- On the new podcast "Dying for Sex," a woman named Molly talks about how her terminal cancer diagnosis was the catalyst for her sexual experimentation and awakening.
- After her diagnosis, Molly had a higher sex drive than her husband and despite some conversation, felt like her needs weren't being met. She ended up having a digital affair on Snapchat and didn't tell husband until afterwards.
- Molly's husband supported her decision and said he understood why she did it.
- Therapist Rachel Wright said everyone approaches open relationships — in real life or online — differently, though she advises discussing it beforehand.
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The internet has created new ways for people to connect with just the download of an app and the click of a button, but the lack of face-to-face contact can lead to confusion about what counts as crossing a line, especially when it comes to the realm of sex and relationships.
Those issues are discussed in the new non-fiction podcast "Dying for Love," where host Nikki Boyer interviews her friend Molly, a woman whose terminal cancer diagnosis was the catalyst for her sexual experimentation and awakening, leaving her unhappy marriage and having tantalizing experiences.
In the podcast's first episode, Molly talked about having sex with a stranger on Snapchat soon after her diagnosis, before telling her husband she wanted to.
"My body had gotten what it needed, but I was also filled with anxiety because like, oh my god, does this make me a cheater?" Molly said during the episode. "Because I'm not a cheater and I'd never cheated on someone my whole life. I was very loyal, but I was torn because this was something I really, really needed," she said of her Snapchat experience.
Molly knew why she'd done it: she and her husband were already having problems, and her medication gave her a much higher sex drive than her husband.
That night, she told her husband about her Snapchat experience and, although he was taken aback, he said he didn't mind.
If both partners consent to a new relationship dynamic, it isn't an affair
According to New York City-based therapist Rachel Wright, if someone in a monogamous relationship is curious about exploring intimacy outside of that relationship, it's normal to feel that way.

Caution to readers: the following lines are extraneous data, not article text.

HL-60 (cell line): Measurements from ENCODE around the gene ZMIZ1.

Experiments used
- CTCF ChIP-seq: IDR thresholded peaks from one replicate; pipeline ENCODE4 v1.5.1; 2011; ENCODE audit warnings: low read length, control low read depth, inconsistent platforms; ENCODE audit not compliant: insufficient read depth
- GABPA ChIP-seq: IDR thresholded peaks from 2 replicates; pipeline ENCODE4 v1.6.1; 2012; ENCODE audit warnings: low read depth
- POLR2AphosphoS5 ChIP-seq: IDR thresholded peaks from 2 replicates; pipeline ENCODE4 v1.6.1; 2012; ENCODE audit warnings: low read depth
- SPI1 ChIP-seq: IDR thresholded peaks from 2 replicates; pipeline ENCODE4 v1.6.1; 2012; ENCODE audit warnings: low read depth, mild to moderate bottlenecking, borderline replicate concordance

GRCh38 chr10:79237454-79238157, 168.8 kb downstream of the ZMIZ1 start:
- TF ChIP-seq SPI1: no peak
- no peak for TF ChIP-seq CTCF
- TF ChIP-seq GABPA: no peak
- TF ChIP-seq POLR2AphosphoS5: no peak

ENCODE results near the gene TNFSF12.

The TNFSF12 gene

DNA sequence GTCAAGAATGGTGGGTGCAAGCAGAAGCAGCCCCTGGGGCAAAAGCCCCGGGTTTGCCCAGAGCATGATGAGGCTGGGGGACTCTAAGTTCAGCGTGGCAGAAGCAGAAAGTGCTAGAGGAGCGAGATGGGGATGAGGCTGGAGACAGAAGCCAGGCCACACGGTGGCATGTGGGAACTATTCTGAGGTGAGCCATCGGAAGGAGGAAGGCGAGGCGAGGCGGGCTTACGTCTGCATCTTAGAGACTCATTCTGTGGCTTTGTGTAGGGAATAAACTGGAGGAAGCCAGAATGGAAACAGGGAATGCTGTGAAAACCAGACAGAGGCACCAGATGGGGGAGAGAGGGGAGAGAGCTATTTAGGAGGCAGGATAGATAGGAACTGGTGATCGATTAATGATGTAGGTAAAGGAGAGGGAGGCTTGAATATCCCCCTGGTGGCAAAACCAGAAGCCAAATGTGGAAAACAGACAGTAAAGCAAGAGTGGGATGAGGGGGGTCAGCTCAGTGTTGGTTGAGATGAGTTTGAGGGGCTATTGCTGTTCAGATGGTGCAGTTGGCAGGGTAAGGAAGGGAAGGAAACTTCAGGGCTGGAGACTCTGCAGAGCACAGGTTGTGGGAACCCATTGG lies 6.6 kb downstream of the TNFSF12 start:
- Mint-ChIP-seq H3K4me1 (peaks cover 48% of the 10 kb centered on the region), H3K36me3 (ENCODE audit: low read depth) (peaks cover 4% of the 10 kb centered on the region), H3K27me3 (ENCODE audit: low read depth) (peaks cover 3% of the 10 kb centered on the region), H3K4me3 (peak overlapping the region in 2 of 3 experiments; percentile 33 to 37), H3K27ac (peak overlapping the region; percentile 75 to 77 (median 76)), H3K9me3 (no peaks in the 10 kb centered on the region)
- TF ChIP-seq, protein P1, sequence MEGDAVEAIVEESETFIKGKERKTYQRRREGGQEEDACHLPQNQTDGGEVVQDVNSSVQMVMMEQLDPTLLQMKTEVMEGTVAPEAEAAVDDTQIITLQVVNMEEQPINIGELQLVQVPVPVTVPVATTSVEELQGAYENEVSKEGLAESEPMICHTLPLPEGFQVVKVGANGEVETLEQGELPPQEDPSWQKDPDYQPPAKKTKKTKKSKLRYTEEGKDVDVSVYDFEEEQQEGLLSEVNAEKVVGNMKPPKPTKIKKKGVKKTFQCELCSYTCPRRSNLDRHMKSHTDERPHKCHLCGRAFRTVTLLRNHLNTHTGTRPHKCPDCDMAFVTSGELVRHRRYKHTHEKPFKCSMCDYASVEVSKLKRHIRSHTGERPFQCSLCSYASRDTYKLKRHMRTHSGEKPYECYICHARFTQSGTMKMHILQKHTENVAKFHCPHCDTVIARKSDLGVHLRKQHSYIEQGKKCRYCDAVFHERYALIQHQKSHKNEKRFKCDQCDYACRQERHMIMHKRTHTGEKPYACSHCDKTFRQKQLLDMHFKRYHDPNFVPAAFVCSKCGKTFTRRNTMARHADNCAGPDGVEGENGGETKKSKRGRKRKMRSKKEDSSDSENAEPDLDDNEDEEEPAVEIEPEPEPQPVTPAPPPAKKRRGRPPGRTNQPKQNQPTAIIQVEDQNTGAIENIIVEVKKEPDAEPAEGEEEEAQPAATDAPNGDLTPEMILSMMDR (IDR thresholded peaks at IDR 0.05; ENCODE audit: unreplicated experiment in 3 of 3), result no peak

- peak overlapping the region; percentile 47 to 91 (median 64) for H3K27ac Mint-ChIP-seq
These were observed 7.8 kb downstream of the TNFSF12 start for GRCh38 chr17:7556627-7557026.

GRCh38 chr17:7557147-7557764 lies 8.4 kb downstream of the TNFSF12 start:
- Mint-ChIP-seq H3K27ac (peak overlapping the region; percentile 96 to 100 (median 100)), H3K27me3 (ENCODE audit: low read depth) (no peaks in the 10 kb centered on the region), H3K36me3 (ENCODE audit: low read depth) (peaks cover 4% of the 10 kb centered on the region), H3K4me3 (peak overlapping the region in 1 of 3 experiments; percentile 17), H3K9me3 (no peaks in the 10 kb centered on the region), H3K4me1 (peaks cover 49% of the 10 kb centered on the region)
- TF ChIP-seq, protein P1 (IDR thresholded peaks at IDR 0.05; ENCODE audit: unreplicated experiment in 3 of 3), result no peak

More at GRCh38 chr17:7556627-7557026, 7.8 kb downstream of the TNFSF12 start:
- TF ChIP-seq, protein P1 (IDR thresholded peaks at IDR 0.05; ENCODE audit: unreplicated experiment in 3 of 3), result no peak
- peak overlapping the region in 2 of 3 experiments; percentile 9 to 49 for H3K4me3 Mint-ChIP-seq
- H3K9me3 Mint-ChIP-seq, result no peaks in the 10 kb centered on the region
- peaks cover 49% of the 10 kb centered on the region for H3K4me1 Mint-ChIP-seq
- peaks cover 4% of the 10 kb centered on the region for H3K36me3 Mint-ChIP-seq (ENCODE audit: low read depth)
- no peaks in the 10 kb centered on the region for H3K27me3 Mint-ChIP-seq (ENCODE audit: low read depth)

But the way in which they set the groundwork for exploring that side of themselves is important if they don't want to risk upsetting their partner or sabotaging their existing relationship.
"If there is an agreement between two people in a relationship that something is 'okay,' then it's okay! It doesn't matter what society tells you," Wright said.
If a person wants to open their monogamous marriage and have other sexual partners, for example, that's perfectly fine, even though societal norms suggest you're only supposed to romantically love one person.
"When it's not okay to have a digital affair is when you're doing it while lying to your partner," Wright said.
"I am a firm believer in operating within the agreements set within a relationship, whether that's monogamous, non-monogamous, or anywhere in between," Wright added.
It's difficult to reconcile having a different sex drive than your partner, but there are things you can try
Instead of experimenting with intimacy outside of your relationship and explaining your reasoning to your partner afterwards, Wright recommended speaking honestly with your partner about how you're feeling both physically and mentally before springing into action.
"Some people are wired to want and need stimuli from external places and there's nothing wrong with that, as long as it's been communicated to your partner and an agreement has been made," she said.
At the same time, Wright acknowledged that putting your thoughts and emotions into words you can share with your partner is a difficult feat, since we're never taught how to properly do so.
But you can teach yourself, Wright said. She recommended journaling about your sex drive, sex life, partner, what you want, dream, and desire, and then reading through those entries to better understand what you want to say to your partner.
Then you can more effectively communicate with your partner and work together to come up with a solution for your differences in sex drive.
Lastly, Wright suggested going to a couples or sex therapist, which Molly and her husband did try together before their eventual divorce.
"It's my firm belief as a therapist myself that couples therapy is actually the best when there isn't a problem going on, but rather you want to avoid having problems," she said.
"If you have different sex drives, but it hasn't caused an issue yet, great, go in now. And if it already has started to create some issues, that's okay," because a therapist can provide you and your partner with tools to navigate that tricky conversation together.
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